Friday, 13 May 2016


The Sydney Morning Herald, Monday 26 February, 1894.

By the steamer Chingtu last night the crew of the
barque Waratah arrived in Sydney. The vessel was
lost at Rocky Island on the night of the 20th of last
month, under the following circumstances She
went to the island to load 280 tons of guano for
Launceston. On Friday, the 19th, she was lying off
the reef waiting a chance to load, when it came
on to blow, and increased to a hurricane from the
S.S.W. The second anchor was let go, and
a 10 pm. coir hawser put on the starboard
chain as a spring to ease the vessel in
the short heavy sea running. Lying off the island
there were also the barque Ganymede and
a steam launch and a cutter. The two last
mentioned were dashed ashore early in the
storm, and the fireman on the launch
was drowned. All night of Friday the
eight men composing the crew of the barque.
Waratah anxiously watched their anchors. The
storm was a fearful one, but the light barque rode
the night out, and daybreak brought a feeling of
relief to the worn-out and terrified mariners. No
abatement of the gale, however, and the glass 
continued to fall throughout Saturday. To have
attempted to launch a boat and abandon the
ship would have been little short of suicidal
in the sea then running, so all Saturday the men
watched, wishing that sundown might see a 
moderation of the storm. It was not to be. 
As darkness met them for the second night 
the howling of the elements became fearful to listen to. 
and everyone made preparations for the worst. 
In the way the barque was labouring something must go
shortly. No chain could stand the strain caused by
her ranging about. At 10 o'clock that night the port
chain parted. Then the ship commenced to yield to
the fury of the wind and sea. Nothing then could
save her, and it became but a question of time By
carefully paying out the starboard cable the vessel 
was guided away from the reef, on which she appeared
at first likely to be dashed, and by knocking out
the shackle on the cable at the right moment, she
was carried clear and went up on a sandy beach. It
was the first of the ebb tide, so that in a few hours
she was left well up in the sand. With the breaking
of the seas and the bumping she soon became a total
wreck, and all that was left for tho crow to do
was to save provisions and their effects.
In this they succeeded very well. After
a stay of nearly three weeks on the island the
steamer Vigilant called and took them to Normanton.

The Maitland Mercury, Wednesday 31 March, 1852

(From the S. M. Herald, March 27.)

This splendid addition to the steam marine of
the colony was visited by great numbers of
people yesterday, all of whom expressed them-
selves highly gratified at her general appearance.
As she was lying alongside the wharf, we had
no opportunity of seeing how she sits on the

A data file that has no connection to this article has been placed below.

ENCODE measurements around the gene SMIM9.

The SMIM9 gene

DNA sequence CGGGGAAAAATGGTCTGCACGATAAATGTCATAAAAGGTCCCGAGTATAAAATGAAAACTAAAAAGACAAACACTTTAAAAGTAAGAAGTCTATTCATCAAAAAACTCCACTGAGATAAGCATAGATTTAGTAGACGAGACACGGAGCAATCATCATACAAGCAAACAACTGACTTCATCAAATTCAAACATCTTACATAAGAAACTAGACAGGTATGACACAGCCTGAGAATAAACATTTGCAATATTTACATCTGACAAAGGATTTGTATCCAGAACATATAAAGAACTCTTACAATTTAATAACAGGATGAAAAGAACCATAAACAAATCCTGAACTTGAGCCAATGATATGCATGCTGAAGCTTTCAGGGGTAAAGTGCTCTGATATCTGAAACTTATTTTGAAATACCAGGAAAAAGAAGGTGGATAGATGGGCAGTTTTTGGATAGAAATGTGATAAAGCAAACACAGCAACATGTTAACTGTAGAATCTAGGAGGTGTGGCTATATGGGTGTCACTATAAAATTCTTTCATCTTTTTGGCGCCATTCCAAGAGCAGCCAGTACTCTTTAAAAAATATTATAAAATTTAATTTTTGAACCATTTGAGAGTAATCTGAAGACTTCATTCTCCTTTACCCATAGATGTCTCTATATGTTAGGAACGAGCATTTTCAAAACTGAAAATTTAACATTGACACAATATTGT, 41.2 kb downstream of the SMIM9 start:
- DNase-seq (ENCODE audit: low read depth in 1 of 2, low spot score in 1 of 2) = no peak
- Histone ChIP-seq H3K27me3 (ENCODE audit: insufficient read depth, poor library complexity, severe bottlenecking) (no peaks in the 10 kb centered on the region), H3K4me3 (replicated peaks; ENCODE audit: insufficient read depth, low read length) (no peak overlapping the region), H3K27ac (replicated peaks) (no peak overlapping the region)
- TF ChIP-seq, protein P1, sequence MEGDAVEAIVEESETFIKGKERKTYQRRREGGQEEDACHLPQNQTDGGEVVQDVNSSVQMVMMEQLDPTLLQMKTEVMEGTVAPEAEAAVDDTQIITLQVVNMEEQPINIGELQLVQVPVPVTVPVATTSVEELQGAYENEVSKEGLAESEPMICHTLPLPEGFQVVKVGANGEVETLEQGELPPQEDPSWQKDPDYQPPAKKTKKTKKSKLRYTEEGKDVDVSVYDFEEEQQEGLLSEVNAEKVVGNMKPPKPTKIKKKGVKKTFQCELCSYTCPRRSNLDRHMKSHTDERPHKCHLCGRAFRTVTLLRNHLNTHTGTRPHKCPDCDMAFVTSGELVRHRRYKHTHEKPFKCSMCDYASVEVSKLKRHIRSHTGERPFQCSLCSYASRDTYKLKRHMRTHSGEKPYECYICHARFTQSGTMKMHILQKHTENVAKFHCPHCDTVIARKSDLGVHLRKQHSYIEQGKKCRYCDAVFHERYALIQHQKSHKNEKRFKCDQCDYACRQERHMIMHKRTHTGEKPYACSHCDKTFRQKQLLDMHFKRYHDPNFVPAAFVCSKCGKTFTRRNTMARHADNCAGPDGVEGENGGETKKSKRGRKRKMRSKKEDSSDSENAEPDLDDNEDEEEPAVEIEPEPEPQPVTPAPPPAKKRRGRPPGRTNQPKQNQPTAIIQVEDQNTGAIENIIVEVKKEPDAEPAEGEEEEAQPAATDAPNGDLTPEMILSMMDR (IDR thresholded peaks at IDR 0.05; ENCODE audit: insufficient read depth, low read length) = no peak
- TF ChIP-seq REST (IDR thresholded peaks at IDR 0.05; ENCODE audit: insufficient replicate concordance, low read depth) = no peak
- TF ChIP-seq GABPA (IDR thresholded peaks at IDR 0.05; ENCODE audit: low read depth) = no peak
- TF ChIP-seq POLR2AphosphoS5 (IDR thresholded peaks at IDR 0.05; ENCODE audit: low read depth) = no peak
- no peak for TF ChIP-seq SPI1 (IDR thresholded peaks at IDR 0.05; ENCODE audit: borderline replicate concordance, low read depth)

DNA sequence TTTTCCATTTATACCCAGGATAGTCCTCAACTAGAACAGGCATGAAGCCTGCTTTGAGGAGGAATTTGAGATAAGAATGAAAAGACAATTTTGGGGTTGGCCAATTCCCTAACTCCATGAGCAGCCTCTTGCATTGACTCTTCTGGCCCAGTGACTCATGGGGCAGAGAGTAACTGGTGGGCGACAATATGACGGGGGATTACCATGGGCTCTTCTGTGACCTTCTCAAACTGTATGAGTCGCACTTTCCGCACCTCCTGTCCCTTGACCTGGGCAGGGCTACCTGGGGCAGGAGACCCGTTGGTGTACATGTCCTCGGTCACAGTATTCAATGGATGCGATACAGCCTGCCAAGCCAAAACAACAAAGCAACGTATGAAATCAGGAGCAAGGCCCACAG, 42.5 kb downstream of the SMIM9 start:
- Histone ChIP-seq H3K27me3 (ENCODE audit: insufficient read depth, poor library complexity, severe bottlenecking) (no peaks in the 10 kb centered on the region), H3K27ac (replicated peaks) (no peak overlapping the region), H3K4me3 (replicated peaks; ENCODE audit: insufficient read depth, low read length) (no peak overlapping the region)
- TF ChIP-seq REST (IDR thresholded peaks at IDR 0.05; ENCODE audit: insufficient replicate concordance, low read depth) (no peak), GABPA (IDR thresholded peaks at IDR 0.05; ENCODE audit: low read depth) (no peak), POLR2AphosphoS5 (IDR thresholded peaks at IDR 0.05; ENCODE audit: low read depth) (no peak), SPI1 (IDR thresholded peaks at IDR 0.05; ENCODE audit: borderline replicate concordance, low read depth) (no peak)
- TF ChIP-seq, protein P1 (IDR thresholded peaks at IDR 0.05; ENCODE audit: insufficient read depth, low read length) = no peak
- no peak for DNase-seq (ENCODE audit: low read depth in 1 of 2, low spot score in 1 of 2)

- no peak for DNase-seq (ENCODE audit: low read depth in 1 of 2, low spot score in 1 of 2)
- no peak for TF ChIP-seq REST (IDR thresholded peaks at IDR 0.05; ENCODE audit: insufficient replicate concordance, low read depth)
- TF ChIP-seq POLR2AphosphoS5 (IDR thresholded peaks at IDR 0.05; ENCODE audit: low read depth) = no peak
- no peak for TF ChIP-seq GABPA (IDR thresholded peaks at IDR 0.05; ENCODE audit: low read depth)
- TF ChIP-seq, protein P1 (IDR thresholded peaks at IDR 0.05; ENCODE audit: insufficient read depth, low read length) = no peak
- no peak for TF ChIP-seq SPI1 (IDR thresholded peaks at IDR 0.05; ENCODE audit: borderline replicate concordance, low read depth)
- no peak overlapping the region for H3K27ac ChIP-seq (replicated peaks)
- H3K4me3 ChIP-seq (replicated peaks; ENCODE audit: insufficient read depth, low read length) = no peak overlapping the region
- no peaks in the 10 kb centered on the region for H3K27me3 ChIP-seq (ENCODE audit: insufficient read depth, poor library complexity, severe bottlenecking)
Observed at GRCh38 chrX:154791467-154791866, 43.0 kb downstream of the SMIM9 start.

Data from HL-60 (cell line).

water, but on deck she looks by far the finest
steam vessel in this colony.
Her dimensions are as follows - Length be-
tween perpendicular, 165 feet; breadth of
beam between paddle-boxes, 20 feet 6 inches,
sponsons on each side, 2 feet 9 inches ; depth of
hold, 12 feet; depth of poop, 2 feet 6 inches,
burden (including steam-room) 380 tons; her
draught of water, when fully laden, is 8 feet.
She has three masts, very light, carrying square
sails on the fore and main masts, and fore-and
aft sails only on the mizen. She is built of iron
throughout, and has four bulkheads, which
divide her into five water-tight compartments.
She was built at Dumbarton, by Messrs William
Denny and Brother, for the contractors, Messrs.
Caird and Co., of Greenock.
Her machinery, manufactured by Carid and
Co., consists of two side lever condensing
engines of 70 horse power each, fitted with
expansion valves and all the most modern
improvements; she has tubular boilers with
brass tunes ; the cylinders are 45 inches in
diameter, and the length of stroke 5 feet ; her
bunkers carry coals for 7 days.
Her deck is very spacious, and will enable her
to carry a great deal of deck cargo, horses, cattle
etc. The quarterdeck is raised nearly three
feet. Between and before the paddle boxes
there is a hurricane deck about 30 feet long, 
securely railed in, and affording a pleasant and
roomy promenade in fine weather, and affording
shelter on the main deck when it rains.
Her accommodations are very superior. The
main cabin runs aft to the stern, where there
are sofas making beds in the usual manner.
There are also four state rooms, each containing
two sleeping berths. Forward of the main
cabin, and running to the break of the quarter
deck, are two other cabins, each containing ten
berths, one of which is for ladies, and the other
for gentlemen. There are, in the whole, 28
berths for gentlemen, and 10 for ladies. The
ventilation appears to have been well attended
to. The fittings up, sofas, &c, are very neat.
The steerage has two sleeping apartments, one
for males and the other for females, with a mess
cabin between them. She is amply provided
with cutlery, earthenware, glass, &c, all of
which is stamped with the Company's name, and
a representation of the vessel.
It will be seen by this description that the
Waratah is a very splendid ship, and we only
hope that the enterprising company for whom
she was built may find remunerative employment 
for her and the Yarra, and may be induced, 
as the trade of the colony extends, to provide 
other vessels of equal staunchness to trade
upon our coasts.


Mole said...

Did you post this because it was Friday 13th? Trying to make a point that Waratah was an unlucky name for a ship?!

andrew van rensburg said...

You got it, Mole :)